Paubha Painting represents the rich ancient cultural heritage of the indigenous Newari community of the Kathmandu valley in Nepal. Paubha Art is based on the Hindu and Buddhist philosophy. According to the Vajrayan theology of Buddhism, all beings have buddhahood in them and can attain this state of high perfection if the mind is lifted from ignorance. In a step by step manner one achieves state of Bodhichitta and is prepared for enlightenment. Paubha art by explaining this path to Buddhahood helps the practitioner to achieve it. In the Hindu and Buddhist tradition paubha painting hold the same sacred place as the idols of Hindu and Buddhist god and goddesses which are worshiped by the devotees. Thus Paubha paintings are considered a sacred art and the individual who paints them are considered celestial beings even though being a material subject, fulfilled with celestial properties.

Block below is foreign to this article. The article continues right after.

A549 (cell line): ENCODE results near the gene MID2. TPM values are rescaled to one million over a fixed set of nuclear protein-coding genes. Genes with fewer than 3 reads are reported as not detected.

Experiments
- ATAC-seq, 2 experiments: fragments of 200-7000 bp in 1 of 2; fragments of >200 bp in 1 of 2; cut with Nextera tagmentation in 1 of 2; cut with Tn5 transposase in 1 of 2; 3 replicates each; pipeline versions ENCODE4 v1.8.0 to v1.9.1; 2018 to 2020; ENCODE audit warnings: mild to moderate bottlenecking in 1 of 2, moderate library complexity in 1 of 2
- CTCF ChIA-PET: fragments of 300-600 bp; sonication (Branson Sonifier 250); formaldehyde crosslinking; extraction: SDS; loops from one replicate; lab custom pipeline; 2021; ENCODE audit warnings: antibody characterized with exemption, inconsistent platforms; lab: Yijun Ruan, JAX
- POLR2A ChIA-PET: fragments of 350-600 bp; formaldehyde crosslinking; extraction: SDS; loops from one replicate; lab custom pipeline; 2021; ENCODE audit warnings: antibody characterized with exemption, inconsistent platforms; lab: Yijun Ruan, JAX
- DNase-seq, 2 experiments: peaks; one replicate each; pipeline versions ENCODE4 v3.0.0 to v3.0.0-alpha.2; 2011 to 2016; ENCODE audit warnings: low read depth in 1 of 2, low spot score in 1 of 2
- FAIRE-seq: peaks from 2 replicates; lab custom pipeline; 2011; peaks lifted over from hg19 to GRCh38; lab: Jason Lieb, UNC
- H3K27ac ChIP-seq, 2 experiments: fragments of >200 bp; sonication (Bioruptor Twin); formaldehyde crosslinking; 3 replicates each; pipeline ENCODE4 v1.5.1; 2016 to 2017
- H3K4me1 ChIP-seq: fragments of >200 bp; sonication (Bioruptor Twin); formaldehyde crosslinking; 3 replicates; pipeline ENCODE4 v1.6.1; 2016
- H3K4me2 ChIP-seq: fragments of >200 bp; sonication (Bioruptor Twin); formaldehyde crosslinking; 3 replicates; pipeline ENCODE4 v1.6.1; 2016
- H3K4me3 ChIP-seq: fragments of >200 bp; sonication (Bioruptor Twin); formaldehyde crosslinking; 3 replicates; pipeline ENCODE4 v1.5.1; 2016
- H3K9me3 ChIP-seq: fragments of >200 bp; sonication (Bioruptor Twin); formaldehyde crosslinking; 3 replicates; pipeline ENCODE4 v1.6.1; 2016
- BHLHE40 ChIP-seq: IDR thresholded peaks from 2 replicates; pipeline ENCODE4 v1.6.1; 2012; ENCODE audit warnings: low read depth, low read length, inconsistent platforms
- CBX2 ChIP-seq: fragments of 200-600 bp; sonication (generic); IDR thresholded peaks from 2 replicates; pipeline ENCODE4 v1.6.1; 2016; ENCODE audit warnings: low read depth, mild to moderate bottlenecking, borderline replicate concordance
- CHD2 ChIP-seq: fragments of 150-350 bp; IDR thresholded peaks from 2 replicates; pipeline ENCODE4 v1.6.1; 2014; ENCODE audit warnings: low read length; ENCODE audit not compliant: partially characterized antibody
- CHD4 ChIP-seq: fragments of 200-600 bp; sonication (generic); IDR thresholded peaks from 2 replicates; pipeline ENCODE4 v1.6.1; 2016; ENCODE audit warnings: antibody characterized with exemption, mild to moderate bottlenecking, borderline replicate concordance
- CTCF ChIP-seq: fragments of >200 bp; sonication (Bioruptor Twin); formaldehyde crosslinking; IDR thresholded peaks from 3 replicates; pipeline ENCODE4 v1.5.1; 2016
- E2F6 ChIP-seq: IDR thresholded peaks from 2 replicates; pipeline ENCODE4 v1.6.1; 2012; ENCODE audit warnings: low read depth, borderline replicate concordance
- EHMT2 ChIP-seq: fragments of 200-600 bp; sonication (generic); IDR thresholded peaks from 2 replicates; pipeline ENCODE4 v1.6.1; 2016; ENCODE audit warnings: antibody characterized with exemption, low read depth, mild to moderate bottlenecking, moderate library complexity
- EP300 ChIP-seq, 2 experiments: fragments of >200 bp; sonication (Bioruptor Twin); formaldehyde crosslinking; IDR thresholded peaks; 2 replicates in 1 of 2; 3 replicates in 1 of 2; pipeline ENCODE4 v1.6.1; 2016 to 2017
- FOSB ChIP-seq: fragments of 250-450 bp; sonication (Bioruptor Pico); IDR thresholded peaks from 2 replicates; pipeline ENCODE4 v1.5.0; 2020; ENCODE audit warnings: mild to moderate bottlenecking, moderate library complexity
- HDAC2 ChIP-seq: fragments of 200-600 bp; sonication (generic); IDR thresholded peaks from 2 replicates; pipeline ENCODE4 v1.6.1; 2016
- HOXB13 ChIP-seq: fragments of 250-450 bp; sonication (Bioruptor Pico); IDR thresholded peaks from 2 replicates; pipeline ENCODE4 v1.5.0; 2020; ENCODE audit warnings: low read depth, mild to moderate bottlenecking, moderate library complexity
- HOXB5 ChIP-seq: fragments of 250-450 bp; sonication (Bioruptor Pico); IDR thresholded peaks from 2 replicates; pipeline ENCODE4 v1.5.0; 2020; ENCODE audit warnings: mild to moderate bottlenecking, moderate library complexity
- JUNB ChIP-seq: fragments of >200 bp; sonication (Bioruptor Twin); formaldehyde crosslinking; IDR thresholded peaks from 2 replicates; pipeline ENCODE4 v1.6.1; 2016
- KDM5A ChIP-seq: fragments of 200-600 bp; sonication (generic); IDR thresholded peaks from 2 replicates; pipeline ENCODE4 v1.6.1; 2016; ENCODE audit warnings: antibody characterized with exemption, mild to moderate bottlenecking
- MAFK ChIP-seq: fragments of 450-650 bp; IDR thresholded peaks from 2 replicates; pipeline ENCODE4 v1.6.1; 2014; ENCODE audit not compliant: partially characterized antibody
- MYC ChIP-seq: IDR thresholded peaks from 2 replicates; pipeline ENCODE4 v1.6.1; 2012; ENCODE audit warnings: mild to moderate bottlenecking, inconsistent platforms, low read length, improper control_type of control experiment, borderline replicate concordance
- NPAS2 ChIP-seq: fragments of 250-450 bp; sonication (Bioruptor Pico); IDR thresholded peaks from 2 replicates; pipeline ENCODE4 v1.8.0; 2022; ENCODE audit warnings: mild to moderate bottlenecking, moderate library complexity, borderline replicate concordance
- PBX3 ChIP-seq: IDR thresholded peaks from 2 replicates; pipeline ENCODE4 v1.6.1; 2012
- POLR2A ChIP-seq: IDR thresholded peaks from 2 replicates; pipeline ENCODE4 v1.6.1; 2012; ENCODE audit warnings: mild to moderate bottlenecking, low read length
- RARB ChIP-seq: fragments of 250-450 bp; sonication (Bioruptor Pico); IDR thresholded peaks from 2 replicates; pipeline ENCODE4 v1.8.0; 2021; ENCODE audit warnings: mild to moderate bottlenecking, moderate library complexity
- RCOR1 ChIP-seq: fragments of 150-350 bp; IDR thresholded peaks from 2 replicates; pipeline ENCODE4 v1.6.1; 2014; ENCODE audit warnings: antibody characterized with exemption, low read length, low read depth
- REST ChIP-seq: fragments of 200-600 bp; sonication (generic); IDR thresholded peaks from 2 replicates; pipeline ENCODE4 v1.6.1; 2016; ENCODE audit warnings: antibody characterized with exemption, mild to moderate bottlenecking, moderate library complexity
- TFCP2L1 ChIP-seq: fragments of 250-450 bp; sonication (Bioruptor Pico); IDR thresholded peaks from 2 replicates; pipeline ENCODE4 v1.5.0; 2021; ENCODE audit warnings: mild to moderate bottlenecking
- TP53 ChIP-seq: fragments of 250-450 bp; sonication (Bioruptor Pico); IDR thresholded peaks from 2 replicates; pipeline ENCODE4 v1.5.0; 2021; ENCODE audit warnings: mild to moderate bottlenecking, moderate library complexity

A unique heritage of the Newars, paubha painting developed as a part of century old cultural outpouring of the three dynamic city of the Kathmandu valley namely Patan, Bhaktapur and Kathmandu. Art that can be definitively called Paubha goes back to 7th century as Art historians debate about and still a subject of wide research and indepth study. The lack of examples of the earlier form of this art can be ascribed to the fragility of the medium in which it is painted and the tradition of replacing old paintings with the new one.
The tradition of holding utmost secrecy in the manners of conducting this age old tradition of painting as well to the sacredness it holds in the Hindu and Buddhist philosophy has also in a way lead to its decline and decay of the rich heritage. The oldest known survivor, an image of Ratna Sambhav, now adorning the walls of Los Angeles County Museum belongs to the 13th century. Even though being an ancient art the tradition is still continued to present day by certain â€œChitrakarâ€ and other families in Kathmandu valley. The exact details of conducting the traditional painting method maybe lost but the art is still surviving and recently has gained an upsurge in the conscious community in Kathmandu and is gaining widespread recognition in the western world.